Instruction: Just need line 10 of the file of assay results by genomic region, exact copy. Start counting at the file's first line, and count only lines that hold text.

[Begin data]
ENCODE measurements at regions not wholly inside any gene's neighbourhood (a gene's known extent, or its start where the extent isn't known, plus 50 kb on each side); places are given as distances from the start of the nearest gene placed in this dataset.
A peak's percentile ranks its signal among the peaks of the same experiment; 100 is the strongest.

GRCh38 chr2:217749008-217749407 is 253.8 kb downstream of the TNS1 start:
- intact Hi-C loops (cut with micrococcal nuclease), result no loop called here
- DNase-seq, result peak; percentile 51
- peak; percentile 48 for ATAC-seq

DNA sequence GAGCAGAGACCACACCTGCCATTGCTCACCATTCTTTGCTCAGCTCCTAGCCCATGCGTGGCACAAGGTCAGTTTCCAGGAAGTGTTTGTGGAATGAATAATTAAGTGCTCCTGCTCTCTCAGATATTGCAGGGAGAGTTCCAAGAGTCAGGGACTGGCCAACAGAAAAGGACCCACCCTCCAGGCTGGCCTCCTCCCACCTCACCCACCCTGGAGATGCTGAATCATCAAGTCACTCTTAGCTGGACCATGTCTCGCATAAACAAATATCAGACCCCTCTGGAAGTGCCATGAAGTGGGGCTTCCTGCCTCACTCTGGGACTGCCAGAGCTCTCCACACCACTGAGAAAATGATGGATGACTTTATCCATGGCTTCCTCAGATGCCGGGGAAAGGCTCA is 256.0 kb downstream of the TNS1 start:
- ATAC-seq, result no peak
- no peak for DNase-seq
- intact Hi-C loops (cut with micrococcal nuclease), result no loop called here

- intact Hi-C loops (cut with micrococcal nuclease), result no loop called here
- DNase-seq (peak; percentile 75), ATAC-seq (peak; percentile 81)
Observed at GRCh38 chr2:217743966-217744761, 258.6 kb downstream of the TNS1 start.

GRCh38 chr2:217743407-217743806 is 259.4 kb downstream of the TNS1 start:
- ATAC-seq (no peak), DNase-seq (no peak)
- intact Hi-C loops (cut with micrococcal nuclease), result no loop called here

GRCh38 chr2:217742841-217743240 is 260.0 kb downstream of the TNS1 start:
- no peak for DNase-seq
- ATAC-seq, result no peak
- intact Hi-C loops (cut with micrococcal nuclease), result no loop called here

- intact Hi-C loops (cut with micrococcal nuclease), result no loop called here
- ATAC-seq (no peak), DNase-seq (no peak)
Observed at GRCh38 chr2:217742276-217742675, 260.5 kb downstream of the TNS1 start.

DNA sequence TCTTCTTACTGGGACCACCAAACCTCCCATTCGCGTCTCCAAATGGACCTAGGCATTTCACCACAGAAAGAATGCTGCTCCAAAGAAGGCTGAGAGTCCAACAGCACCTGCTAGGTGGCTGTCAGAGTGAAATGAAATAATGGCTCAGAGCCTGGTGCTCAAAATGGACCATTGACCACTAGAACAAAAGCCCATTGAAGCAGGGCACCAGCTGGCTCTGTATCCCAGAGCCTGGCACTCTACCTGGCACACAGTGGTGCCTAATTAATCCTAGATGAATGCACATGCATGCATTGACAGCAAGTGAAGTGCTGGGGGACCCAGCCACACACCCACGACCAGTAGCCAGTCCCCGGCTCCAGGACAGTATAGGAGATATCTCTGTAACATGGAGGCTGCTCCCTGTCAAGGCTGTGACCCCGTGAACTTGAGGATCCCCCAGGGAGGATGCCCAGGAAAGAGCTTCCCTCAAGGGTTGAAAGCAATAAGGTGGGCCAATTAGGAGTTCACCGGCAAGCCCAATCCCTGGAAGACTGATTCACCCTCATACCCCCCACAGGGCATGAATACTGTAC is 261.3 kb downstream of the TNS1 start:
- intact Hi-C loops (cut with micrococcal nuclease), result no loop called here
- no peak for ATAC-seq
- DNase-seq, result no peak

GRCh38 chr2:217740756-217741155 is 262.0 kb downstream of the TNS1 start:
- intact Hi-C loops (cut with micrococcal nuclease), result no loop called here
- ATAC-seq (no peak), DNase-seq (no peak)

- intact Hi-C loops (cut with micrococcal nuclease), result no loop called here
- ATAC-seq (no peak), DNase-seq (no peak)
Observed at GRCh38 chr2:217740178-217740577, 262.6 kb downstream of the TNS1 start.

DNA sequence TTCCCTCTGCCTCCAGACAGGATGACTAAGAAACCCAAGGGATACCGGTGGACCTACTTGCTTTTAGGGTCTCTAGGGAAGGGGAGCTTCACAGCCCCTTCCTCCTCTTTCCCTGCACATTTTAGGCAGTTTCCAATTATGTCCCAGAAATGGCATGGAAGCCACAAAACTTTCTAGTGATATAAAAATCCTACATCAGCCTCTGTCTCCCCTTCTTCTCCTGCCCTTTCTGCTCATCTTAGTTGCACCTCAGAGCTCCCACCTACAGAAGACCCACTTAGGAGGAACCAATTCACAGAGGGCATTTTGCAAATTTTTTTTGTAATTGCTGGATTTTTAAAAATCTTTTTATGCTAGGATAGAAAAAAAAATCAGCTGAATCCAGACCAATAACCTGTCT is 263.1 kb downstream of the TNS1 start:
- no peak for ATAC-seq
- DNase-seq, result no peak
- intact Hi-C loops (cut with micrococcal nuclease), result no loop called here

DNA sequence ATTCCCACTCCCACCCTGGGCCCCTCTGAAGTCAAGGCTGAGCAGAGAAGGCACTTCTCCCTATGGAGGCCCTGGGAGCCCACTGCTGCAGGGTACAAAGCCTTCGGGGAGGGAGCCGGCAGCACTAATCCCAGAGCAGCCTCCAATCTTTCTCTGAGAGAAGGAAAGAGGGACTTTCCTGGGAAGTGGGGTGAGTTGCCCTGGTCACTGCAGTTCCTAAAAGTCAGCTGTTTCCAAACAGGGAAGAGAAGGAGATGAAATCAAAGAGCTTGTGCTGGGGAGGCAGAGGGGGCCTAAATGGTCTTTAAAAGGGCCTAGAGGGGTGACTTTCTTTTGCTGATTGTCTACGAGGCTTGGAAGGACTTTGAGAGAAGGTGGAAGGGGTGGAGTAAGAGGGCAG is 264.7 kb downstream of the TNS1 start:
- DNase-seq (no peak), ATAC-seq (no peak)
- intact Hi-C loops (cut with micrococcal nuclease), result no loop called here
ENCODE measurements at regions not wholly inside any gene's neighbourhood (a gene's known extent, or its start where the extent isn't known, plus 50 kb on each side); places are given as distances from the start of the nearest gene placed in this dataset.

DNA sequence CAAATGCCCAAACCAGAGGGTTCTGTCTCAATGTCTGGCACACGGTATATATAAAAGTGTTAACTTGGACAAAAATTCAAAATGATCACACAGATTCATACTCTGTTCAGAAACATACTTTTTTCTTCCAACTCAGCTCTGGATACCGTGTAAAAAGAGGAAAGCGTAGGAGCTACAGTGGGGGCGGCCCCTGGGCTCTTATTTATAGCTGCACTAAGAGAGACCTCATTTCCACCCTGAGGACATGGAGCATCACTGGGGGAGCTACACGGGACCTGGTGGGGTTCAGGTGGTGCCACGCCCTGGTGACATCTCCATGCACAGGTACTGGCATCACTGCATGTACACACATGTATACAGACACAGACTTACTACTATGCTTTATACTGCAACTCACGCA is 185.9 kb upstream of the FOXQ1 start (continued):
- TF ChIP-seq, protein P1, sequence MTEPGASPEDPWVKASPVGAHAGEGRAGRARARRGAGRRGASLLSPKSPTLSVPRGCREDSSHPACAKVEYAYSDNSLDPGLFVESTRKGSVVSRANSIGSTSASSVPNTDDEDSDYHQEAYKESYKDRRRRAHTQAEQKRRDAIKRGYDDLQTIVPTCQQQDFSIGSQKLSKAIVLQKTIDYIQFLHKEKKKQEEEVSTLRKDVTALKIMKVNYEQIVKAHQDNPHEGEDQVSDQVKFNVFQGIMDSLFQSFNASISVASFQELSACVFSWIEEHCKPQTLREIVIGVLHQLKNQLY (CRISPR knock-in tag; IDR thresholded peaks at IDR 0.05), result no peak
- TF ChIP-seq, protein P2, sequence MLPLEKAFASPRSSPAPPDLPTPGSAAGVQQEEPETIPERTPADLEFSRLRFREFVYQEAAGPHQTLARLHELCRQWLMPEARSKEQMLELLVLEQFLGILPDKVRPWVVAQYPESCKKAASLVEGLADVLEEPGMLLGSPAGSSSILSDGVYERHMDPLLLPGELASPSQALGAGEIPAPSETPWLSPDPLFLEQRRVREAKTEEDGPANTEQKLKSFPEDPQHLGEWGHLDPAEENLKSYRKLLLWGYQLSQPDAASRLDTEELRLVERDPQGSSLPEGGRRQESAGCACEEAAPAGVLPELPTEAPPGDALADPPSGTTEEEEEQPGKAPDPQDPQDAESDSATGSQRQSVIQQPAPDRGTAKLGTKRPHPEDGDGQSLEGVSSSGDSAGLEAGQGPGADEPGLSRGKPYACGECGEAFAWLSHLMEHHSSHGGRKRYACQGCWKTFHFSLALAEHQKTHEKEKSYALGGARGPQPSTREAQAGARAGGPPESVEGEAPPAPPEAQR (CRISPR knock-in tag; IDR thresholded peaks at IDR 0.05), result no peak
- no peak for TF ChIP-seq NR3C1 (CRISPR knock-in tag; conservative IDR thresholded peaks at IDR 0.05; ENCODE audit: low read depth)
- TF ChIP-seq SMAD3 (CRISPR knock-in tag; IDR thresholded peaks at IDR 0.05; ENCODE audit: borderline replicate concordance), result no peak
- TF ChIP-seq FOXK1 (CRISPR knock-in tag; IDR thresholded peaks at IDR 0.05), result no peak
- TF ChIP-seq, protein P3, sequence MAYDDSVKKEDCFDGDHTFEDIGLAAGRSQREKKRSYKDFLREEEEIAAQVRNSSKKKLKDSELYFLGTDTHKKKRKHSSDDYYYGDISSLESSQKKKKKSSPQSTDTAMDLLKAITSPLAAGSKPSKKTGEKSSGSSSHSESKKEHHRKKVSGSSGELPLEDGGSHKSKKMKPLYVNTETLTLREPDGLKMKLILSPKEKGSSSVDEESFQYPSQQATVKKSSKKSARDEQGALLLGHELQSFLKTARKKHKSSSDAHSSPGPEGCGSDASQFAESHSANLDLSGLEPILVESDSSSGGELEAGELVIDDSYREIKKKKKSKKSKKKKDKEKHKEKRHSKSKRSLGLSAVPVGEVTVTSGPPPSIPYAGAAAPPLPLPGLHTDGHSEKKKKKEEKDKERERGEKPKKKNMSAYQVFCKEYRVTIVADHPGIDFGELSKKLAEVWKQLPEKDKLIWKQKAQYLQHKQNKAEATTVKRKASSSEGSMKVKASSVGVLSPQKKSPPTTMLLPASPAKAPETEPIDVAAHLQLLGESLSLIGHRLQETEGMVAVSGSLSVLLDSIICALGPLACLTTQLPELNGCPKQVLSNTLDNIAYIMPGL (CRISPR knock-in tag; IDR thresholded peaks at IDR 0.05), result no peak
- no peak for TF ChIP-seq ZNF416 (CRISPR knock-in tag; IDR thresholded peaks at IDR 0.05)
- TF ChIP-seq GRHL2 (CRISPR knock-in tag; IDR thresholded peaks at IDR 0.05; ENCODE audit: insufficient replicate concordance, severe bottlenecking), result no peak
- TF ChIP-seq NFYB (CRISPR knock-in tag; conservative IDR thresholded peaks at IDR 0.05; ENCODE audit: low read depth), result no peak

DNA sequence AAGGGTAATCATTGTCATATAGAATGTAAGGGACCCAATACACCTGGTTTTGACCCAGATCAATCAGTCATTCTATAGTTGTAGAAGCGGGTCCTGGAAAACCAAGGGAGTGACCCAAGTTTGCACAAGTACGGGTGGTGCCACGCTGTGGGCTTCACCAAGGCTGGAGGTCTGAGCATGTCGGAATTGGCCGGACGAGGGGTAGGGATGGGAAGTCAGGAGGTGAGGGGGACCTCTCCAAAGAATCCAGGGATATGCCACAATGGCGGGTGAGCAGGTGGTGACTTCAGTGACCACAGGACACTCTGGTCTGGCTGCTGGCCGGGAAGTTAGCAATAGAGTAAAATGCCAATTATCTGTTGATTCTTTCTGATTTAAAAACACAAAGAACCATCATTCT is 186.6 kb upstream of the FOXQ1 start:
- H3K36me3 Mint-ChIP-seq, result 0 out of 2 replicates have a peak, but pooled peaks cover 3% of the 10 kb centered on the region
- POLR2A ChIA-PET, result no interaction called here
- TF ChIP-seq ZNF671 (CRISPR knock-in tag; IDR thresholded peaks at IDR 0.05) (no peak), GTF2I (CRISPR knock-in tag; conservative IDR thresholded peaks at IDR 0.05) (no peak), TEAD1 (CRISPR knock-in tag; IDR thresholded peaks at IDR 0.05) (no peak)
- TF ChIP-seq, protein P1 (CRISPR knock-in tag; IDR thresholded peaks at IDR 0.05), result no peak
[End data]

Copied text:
- intact Hi-C loops (cut with micrococcal nuclease), result no loop called here